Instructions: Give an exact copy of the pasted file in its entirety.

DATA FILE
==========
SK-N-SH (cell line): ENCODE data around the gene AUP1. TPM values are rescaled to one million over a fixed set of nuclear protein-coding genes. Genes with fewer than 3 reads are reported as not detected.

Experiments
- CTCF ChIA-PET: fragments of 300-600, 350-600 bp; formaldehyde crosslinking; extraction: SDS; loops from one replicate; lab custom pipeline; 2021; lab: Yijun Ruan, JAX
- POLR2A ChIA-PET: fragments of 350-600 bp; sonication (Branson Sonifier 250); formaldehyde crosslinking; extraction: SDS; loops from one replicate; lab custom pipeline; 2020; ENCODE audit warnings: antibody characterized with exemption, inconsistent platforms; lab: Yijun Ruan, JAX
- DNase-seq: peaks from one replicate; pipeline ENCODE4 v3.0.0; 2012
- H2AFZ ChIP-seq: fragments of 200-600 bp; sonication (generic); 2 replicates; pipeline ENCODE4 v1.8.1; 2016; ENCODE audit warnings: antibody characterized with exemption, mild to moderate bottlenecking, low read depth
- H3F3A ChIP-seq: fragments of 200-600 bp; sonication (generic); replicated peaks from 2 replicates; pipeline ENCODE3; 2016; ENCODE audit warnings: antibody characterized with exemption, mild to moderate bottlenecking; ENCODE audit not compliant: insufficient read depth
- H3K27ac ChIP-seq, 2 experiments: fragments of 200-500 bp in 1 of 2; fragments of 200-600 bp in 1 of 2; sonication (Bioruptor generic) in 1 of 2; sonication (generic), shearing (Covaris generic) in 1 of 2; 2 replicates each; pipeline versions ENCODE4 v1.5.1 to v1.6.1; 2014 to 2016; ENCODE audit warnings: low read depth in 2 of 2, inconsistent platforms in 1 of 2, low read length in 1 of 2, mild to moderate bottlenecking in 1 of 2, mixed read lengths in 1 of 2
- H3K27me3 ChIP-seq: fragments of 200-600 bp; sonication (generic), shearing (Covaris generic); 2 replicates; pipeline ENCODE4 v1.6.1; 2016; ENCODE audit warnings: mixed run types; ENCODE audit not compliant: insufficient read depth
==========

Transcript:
SK-N-SH (cell line): ENCODE data around the gene AUP1. TPM values are rescaled to one million over a fixed set of nuclear protein-coding genes. Genes with fewer than 3 reads are reported as not detected.

Experiments
- CTCF ChIA-PET: fragments of 300-600, 350-600 bp; formaldehyde crosslinking; extraction: SDS; loops from one replicate; lab custom pipeline; 2021; lab: Yijun Ruan, JAX
- POLR2A ChIA-PET: fragments of 350-600 bp; sonication (Branson Sonifier 250); formaldehyde crosslinking; extraction: SDS; loops from one replicate; lab custom pipeline; 2020; ENCODE audit warnings: antibody characterized with exemption, inconsistent platforms; lab: Yijun Ruan, JAX
- DNase-seq: peaks from one replicate; pipeline ENCODE4 v3.0.0; 2012
- H2AFZ ChIP-seq: fragments of 200-600 bp; sonication (generic); 2 replicates; pipeline ENCODE4 v1.8.1; 2016; ENCODE audit warnings: antibody characterized with exemption, mild to moderate bottlenecking, low read depth
- H3F3A ChIP-seq: fragments of 200-600 bp; sonication (generic); replicated peaks from 2 replicates; pipeline ENCODE3; 2016; ENCODE audit warnings: antibody characterized with exemption, mild to moderate bottlenecking; ENCODE audit not compliant: insufficient read depth
- H3K27ac ChIP-seq, 2 experiments: fragments of 200-500 bp in 1 of 2; fragments of 200-600 bp in 1 of 2; sonication (Bioruptor generic) in 1 of 2; sonication (generic), shearing (Covaris generic) in 1 of 2; 2 replicates each; pipeline versions ENCODE4 v1.5.1 to v1.6.1; 2014 to 2016; ENCODE audit warnings: low read depth in 2 of 2, inconsistent platforms in 1 of 2, low read length in 1 of 2, mild to moderate bottlenecking in 1 of 2, mixed read lengths in 1 of 2
- H3K27me3 ChIP-seq: fragments of 200-600 bp; sonication (generic), shearing (Covaris generic); 2 replicates; pipeline ENCODE4 v1.6.1; 2016; ENCODE audit warnings: mixed run types; ENCODE audit not compliant: insufficient read depth